The key point on BBC bias, as Cockney says, is the way the BBC fails to label the IPPR as "left-wing" – and the ready prominence it gives to the output of left-wing think tanks and pressure groups.

    re. other comments here about the grotesque decline in the RAF capability and the lack of proper air support for our troops eg. in Afghanistan – can anyone imagine the BBC running a discussion about the urgent need to beef up the RAF ?

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  13. cassandra says:

    Mailman,

    The good old flying gun(warthog)would be a far better alternative for effective ground support, I have seen them in action myself and they are truly scary, the updated version is a real terry killer and they are shit scared of them, I believe the RAF were offered a bunch of updated ones at the start of the campaign but chose to refuse them, the redundant jaguar pilots could have converted very quickly and easily and the whole shebang could have been up and running in twelve months or so.
    The boneyards of Arizona have fleets of A10s just ready to be stripped down and updated ready for combat, just one of the huge blunders the MOD imbeciles make on a daily basis.

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  14. Rob says:

    Martin:

    Sorry, but the carriers are vital to the future of the Royal Navy as a force able to operate anywhere in the world. Without carriers you have a coast guard, which can only operate with the cooperation of navies which do have carriers.

    The F35 will work, because it is a key part of US defence plans. I'd rather the carriers were configured for CTOL rather than STOVL aircraft, but the die is cast now.

    At present naval aviation has been hollowed out. We only have two carriers left, and one of those is usually used as a commando carrier. The remaining carrier often has no Harriers, due to the demands of Afghanistan, a truly shocking state of affairs.

    If the government wishes to have the ability to deploy forces overseas the carriers are required. If we wish to rebrand ourselves as Sweden then we can do without them.

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  15. Geeorge R says:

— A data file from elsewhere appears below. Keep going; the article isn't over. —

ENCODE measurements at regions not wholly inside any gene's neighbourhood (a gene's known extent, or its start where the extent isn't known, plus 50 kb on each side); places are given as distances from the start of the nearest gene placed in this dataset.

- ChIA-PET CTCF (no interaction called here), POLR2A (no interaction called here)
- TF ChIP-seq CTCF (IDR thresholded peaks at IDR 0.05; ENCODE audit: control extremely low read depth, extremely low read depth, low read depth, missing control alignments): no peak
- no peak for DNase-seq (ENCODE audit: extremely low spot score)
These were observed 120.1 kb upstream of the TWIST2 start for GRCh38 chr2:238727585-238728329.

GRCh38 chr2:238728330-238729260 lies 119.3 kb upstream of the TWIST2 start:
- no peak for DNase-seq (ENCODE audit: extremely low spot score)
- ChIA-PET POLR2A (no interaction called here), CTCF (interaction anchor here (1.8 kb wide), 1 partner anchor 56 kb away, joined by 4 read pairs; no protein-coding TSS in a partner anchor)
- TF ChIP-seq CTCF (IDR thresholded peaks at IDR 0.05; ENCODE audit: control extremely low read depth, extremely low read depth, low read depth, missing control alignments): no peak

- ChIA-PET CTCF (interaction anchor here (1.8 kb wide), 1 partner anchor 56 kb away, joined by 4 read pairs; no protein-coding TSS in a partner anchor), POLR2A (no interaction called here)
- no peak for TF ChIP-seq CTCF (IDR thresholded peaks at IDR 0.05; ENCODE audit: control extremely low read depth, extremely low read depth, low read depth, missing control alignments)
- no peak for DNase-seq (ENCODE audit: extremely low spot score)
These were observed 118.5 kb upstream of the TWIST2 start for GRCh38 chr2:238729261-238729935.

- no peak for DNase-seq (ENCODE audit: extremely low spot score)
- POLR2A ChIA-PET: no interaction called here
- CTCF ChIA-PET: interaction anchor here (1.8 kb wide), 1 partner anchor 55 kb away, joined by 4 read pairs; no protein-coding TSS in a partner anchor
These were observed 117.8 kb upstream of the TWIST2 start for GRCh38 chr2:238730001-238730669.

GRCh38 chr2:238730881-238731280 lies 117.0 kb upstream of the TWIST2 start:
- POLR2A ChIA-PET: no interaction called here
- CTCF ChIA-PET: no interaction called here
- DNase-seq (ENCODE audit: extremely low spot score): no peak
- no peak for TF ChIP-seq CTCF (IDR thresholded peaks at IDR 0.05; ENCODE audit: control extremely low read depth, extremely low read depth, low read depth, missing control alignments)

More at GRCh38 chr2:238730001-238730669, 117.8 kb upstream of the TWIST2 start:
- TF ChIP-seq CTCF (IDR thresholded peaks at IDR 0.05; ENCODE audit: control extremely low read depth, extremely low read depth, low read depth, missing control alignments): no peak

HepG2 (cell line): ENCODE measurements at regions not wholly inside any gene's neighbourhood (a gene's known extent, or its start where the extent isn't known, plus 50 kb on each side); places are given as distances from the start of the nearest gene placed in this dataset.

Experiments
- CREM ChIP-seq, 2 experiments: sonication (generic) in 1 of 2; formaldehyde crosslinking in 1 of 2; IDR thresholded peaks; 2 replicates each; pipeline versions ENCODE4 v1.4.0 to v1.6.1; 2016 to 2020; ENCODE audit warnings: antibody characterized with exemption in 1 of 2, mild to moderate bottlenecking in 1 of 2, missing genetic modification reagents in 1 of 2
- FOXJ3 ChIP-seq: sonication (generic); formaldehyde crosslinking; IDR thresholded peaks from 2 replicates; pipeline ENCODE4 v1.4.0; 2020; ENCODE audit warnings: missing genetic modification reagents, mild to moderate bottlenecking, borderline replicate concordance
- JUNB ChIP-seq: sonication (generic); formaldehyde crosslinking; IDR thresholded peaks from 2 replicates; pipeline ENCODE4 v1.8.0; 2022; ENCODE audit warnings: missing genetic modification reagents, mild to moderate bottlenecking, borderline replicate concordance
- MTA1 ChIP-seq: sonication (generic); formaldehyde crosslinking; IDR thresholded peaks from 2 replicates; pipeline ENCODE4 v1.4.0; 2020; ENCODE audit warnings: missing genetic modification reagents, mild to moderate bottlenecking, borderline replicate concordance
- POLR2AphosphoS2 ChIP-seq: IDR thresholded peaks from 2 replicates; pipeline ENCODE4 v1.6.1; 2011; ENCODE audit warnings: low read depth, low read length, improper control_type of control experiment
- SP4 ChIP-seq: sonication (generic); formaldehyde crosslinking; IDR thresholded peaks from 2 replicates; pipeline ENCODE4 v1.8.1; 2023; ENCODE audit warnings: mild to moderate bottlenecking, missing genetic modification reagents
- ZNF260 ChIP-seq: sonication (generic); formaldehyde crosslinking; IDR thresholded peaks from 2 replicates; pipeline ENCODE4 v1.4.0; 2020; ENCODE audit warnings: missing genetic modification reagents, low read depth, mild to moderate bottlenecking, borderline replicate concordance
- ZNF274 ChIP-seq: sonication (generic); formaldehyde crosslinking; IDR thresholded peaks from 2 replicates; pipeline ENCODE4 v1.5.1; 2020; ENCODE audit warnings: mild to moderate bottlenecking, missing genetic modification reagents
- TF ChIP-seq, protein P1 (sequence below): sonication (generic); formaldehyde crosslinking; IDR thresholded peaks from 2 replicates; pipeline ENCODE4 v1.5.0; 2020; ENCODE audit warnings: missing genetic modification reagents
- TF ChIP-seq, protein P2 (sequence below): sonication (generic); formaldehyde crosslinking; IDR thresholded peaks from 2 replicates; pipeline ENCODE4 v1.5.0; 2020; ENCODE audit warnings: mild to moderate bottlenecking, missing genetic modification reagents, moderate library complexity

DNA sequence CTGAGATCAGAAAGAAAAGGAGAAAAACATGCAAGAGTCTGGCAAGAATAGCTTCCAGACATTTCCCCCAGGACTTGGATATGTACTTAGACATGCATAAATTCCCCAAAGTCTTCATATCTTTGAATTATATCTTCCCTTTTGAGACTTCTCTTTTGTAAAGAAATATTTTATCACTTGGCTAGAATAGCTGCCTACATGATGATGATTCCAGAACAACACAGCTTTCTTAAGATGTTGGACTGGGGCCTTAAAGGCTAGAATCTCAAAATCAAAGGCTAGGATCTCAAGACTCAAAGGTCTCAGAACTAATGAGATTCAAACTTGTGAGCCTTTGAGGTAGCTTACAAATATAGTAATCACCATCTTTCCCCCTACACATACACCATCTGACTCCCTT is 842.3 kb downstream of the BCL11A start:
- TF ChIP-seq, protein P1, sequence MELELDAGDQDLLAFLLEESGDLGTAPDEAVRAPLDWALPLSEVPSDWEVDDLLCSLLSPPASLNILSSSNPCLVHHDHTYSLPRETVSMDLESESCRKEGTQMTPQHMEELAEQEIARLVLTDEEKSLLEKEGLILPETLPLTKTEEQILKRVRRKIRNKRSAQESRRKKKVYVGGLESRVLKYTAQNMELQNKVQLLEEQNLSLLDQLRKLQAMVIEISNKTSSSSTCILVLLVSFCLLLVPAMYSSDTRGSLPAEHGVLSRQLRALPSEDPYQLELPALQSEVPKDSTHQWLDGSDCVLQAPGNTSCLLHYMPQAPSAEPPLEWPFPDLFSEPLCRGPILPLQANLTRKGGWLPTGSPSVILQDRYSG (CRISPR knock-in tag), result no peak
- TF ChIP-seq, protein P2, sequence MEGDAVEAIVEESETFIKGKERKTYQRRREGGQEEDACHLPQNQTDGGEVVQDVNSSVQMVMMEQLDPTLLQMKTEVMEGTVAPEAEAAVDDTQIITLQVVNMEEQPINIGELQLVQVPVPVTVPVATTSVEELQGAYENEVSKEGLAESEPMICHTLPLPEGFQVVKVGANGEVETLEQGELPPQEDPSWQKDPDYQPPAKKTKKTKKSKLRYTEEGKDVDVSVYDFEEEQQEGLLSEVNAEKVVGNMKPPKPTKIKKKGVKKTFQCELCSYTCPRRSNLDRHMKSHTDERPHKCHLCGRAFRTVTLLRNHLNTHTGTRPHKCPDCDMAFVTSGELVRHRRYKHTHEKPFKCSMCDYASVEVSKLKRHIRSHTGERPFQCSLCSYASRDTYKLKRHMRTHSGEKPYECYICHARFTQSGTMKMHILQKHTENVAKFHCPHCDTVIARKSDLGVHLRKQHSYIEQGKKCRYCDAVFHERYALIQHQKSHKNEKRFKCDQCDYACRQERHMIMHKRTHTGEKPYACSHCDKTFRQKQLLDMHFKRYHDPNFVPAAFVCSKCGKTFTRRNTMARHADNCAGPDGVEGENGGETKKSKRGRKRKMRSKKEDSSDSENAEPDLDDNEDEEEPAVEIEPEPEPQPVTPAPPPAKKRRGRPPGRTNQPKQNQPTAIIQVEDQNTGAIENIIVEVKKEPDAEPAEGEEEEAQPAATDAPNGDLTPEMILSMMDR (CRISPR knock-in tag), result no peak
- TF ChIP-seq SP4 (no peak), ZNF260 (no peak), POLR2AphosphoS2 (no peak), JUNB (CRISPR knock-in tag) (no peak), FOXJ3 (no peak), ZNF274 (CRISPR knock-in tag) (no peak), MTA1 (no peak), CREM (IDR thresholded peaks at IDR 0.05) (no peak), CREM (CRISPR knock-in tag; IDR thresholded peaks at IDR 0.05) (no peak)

BBC's Robert Peston's loaded question is NOT: 'Can we afford the banks, or the Olympics, or wind farms'?, BUT:

    "Can we afford the carriers?"

    And, no doubt his political economist answer squares with that of his Labour Lord father:

    "The question, however, is whether it is right to purchase such enormous pieces of kit if the MoD can't afford to pay for them over what was originally perceived to be the most rational duration of the project." (Robert Peston blog.)

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  16. piggy kosher says:

    Many good comments on this thread.
    Particularly alarming posts about the state of the RAF and the total unreadiness/unsuitability of the RAF "wonderweapon", the Typhoon. At this rate we would be far less able than 1982 to mount a successful defence of the Falklands, and would the messiah come to our aid? I am having doubts. probably thinks the FI is another pesky settlement type complex in the South Atlantic, the possesion of which is the cause of the problems. Maybe we should go into a strategic alliance with Israel.Between us we could almost certainly create world beating defence technologies, and the Israels would probably be far more ameniable to the idea than we might think. But we must act quickly, for our options are rapidly shrinking. The F35 is a turkey, and the IDFAF is deeply unhappy with it, primarily for performance reasons, leading to the Israelis showing interest in a stealth version of the F15 mooted by Boeing.

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  17. pounce_uk says:

    I read that article this morning and was going to comment on how the bBC only links one side of the story. (Have a look at all the links on the righthand side on see also. Notice something)
    http://news.bbc.co.uk/1/hi/uk_politics/8124108.stm

    The fact remains the war in Afghanistan is a side show, the defense of the UK isn't based on body armour,land-rovers or wheel-chair accessable fire trenches.

    Problem is the bBC mindset mirrors this missive on HYS.
    >>>>>"Added: Tuesday, 30 June, 2009, 11:23 GMT 12:23 UK

    Just to let the warmongers on HYS neither North Korea or Iran have waged war on anyone, the biggest acts of international terrorism have been inflicted most recently on Iraq and Afghanistan with countless 1000s of civilians being slaughtered to which our nation and the americans and all the other signatories to illegal wars are responsible, the best way to defend this country is to stop being a lapdog for american imperialism and sending British soldiers to die for american consumerism and greed

    Denis, Wakefield"<<<<

    Only on Allah TV is it a human right for the west to disarm.

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  18. piggy kosher says:

    Amazingly the BBC report manages to get a dig at I.D cards and terrorist extraditions at the same time! beeboids are sooo versatile. I go all weak!

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  19. Rob says:

    ID cards are definitely a cost we can do without.

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  20. Anonymous says:

    Mmmmm, the rapidly left-wing Max Hastings of the liberal Daily Mail covers the sane story. But that's right, you dont pay for the mail.

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  21. piggy kosher says:

    I agree about the ID cards.

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  22. Robert S. McNamara says: